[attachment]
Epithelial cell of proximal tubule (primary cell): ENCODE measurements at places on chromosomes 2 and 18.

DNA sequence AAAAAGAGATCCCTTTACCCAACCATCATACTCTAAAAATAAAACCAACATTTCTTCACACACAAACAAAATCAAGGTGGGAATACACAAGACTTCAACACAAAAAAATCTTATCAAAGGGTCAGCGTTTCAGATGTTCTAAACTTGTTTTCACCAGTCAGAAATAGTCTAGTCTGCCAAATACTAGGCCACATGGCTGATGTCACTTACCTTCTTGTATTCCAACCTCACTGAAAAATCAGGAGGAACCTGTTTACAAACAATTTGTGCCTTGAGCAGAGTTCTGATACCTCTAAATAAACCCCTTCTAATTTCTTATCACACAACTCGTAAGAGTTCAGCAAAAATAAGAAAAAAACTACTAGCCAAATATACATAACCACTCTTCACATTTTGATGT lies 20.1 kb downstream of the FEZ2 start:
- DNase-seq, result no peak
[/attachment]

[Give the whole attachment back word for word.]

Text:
Epithelial cell of proximal tubule (primary cell): ENCODE measurements at places on chromosomes 2 and 18.

DNA sequence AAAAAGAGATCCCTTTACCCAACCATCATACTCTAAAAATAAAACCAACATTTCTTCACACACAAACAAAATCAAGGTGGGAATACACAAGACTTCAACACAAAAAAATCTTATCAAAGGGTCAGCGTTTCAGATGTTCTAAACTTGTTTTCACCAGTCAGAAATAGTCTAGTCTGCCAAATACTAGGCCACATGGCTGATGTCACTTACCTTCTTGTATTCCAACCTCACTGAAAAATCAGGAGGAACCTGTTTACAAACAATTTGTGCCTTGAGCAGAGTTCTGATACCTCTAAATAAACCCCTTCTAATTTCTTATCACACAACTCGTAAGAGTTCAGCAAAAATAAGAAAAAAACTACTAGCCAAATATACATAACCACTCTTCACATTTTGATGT lies 20.1 kb downstream of the FEZ2 start:
- DNase-seq, result no peak